Dr Adel Ferreira gives us the lowdown of how she as a veterinarian experiences the emotions experienced and questions asked surrounding a pet that is diagnosed with cancer.
Cancer treatment: A question of quality of life
In my daily life as a vet, one of the toughest tasks I have, is to tell the pet owner that his beloved pet has cancer.
Cancer is personal.
Some of us might have lost a family member or dear friend. Some of the owners even carry the scars of a battle won.
Cancer is unpredictable.
It might be benign or malignant, take years to spread or be fatal within a few weeks.
Cancer causes a lot of uncertainty.
Was it something I gave him? How long has it been there? Have I missed the symptoms?
Today we will look at one specific cancer question:
To treat or not to treat?
You might feel this is not even a question worth asking. That you will go to the end of the world for your pet and do whatever is necessary to beat this enemy. Your relationship with your vet is exceptionally important in the fight against any disease but more so in the fight against cancer.
To ensure quality of life for your pet we need to consider some of the factors at play during cancer treatment:
- Your pet’s temperament and overall health.
- The nature of the disease and expected course.
- Treatment and potential side effects.
- Your expectations and fears.
Your pet’s temperament
Certain cancers can be treated with surgical removal of the mass. In cases where there is internal spread or the cancer could not be removed completely chemotherapy and radiation might be recommended.
For chemotherapy your pet will have to go to the clinic for repeated visits. This can be as frequently as every 7 days for several months.
If a vet visit is exceptionally stressful for your pet or he becomes fear aggressive he will not be an ideal candidate for successful chemotherapy.
The overall health of the pet, especially the older ones need to be taken in to consideration. Will your dog be strong enough for the general anaesthetic?
Will your pet’s heart condition or severe arthritis limit the life gain from cancer treatment?
The nature of the disease
Fortunately many localized cancers, if detected early, can be removed surgically. Many of the malignant cancers have already spread to a vital organ system when the diagnosis is made.
If the treatment of the cancer can not alter the course of the disease the question needs to be answered if it is fair to put the patient through the discomfort of treatment.
If the type of cancer can be identified prior to surgery –and the risk for spread is known - it is important to rule out underlying internal spread with a complete medical work –up which usually includes chest radiographs, abdominal ultrasound, blood and urine test, to mention a few prior to surgery.
Treatment and potential side-effects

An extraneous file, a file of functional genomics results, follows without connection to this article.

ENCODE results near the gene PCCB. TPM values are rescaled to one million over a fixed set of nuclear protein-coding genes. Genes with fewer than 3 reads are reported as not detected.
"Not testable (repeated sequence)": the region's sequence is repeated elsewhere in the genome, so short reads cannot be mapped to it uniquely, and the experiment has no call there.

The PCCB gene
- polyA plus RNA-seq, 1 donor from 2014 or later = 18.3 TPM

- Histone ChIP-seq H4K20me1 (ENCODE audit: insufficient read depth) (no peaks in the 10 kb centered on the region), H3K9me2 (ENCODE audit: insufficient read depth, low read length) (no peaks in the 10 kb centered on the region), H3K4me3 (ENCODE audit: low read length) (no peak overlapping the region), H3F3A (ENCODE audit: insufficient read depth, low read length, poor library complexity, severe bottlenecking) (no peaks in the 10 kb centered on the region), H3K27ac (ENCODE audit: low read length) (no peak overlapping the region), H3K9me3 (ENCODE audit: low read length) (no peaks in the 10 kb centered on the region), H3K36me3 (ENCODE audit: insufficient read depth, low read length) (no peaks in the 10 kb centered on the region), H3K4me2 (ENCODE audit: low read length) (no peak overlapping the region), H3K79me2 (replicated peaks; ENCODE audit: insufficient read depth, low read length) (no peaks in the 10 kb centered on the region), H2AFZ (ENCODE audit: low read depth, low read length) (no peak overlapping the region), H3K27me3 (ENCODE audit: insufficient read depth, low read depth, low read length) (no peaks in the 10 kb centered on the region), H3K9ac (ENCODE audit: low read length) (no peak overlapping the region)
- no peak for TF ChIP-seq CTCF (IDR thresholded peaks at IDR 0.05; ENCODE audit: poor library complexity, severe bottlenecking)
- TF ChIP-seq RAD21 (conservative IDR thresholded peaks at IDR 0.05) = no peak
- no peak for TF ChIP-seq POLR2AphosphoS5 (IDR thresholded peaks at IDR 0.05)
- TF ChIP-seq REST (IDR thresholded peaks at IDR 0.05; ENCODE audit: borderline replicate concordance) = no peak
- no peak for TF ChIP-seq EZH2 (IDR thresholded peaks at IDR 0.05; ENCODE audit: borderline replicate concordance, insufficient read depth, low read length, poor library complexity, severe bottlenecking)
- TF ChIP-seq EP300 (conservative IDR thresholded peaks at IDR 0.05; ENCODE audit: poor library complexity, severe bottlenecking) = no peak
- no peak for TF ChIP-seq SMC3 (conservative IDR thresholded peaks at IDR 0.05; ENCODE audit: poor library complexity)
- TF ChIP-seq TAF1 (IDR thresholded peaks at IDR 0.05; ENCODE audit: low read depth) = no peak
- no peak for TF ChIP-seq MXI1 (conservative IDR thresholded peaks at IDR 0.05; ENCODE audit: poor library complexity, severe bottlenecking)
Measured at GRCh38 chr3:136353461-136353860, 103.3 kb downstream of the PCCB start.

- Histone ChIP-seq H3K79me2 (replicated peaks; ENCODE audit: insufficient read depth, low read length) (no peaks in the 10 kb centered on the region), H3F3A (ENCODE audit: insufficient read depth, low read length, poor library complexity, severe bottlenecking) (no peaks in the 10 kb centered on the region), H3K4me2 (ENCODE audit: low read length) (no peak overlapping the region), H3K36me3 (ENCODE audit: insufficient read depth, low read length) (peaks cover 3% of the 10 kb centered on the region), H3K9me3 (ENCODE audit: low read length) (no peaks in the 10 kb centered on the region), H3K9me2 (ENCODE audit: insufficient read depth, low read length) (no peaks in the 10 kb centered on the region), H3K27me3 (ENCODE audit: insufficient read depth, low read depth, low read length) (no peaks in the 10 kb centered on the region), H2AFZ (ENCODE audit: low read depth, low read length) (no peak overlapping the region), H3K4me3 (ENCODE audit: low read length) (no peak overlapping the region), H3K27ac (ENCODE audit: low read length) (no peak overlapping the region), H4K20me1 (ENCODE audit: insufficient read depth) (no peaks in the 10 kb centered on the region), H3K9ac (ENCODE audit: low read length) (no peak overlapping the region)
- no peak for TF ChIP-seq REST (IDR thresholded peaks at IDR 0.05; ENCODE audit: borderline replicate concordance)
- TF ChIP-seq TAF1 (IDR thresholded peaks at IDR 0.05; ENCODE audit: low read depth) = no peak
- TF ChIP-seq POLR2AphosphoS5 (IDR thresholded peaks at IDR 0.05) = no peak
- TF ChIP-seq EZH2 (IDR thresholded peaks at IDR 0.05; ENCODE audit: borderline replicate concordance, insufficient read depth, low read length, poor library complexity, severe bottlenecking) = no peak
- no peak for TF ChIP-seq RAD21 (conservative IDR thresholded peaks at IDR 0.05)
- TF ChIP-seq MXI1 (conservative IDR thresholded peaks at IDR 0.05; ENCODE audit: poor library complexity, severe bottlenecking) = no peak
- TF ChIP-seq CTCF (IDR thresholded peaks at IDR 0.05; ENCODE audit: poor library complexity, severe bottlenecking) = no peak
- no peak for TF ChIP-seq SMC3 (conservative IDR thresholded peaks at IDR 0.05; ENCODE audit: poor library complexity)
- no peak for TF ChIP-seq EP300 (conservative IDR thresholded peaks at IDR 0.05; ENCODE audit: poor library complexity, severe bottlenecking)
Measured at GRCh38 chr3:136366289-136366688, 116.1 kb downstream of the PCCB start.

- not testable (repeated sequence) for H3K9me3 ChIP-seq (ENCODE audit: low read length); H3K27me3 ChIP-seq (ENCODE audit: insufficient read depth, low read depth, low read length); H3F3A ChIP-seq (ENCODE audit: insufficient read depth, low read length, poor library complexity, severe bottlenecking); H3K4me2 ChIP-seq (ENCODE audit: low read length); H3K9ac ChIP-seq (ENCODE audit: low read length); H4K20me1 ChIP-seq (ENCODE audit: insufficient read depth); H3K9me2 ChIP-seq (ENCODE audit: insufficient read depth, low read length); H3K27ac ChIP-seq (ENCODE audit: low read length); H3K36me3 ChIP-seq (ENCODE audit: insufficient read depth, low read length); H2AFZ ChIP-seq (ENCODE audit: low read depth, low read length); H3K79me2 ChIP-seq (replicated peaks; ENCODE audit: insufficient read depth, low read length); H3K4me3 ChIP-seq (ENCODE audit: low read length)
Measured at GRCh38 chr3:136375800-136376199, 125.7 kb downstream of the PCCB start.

The golden rule with any treatment is that “the treatment must not be worse than the disease”.
Most of us have an idea in our mind’s eye of a cancer patient and definitely do not want our beloved pets to be subjected to treatment side-effects. Fortunately in our pet patients the treatment is often less aggressive than the human protocols.
Some of the possible side-effects are:
- Loss of fur: Most pets will not lose their fur except those dog breeds that have real hair (rather than fur) with continues growth like Poodles and Old English Sheepdogs. Dogs and cats will often lose their whiskers.
- Vomiting and diarrhoea: The most common side effects are gastrointestinal but your vet will usually prescribe anti-nausea medication to use prior to treatment.
- Immune suppression: It can suppress the bone marrow and make them prone to infections – frequent blood tests are done prior to the chemotherapy to ensure that the bone marrow is still functioning.
- Some of the agents can cause heart muscle and bladder wall damage.
- Some of the chemotherapeutic agents are strictly administered intravenous due to its ability to destroy tissue. Vets will strictly adhere to safe practises to prevent leakage of the agent. Accidental leakage can lead to massive ulcers at the injection site and in severe cases to amputation of the limb.
- Post-operative pain. Invasive surgery will have a post-operative pain period. Excellent pain control regimes are available to minimise the discomfort.
Your expectations and fears
Taking care of our animals when they are sick and in pain is exceptionally stressful:
- Taking care of a cancer patient takes a lot of time and patience
- The owner must be able to administer medication and willing to handle certain chemotherapeutic drugs with protective clothing
- Cancer treatment, whether surgically or chemically, can be very expensive
Before rushing in and consenting to cancer treatment asks your vet the following questions:
- How much good quality life is gained from the treatment?
- How long will the treatment be for, and what is the life expectancy with the treatment and without?
- Is the aim of treatment cure or just suppressing the cancer?
- What are the potential side effects of the treatment?
- What is the approximate cost of the treatment?
Unfortunately due to the unpredictable nature of cancers your vet will not be able to give you exact answers.
The most important decisive factor is your pet’s quality of life.
In humans undergoing cancer treatment they receive counselling to help them cope with the stress of treatment. In human patients the disease can be explained to the individual and they can understand why they go through the process.
Our pets do not understand why they are subjected to certain treatments therefore the responsibility is with us, the pet owner (with support from your vet), to make the kindest decision with their best interest in mind.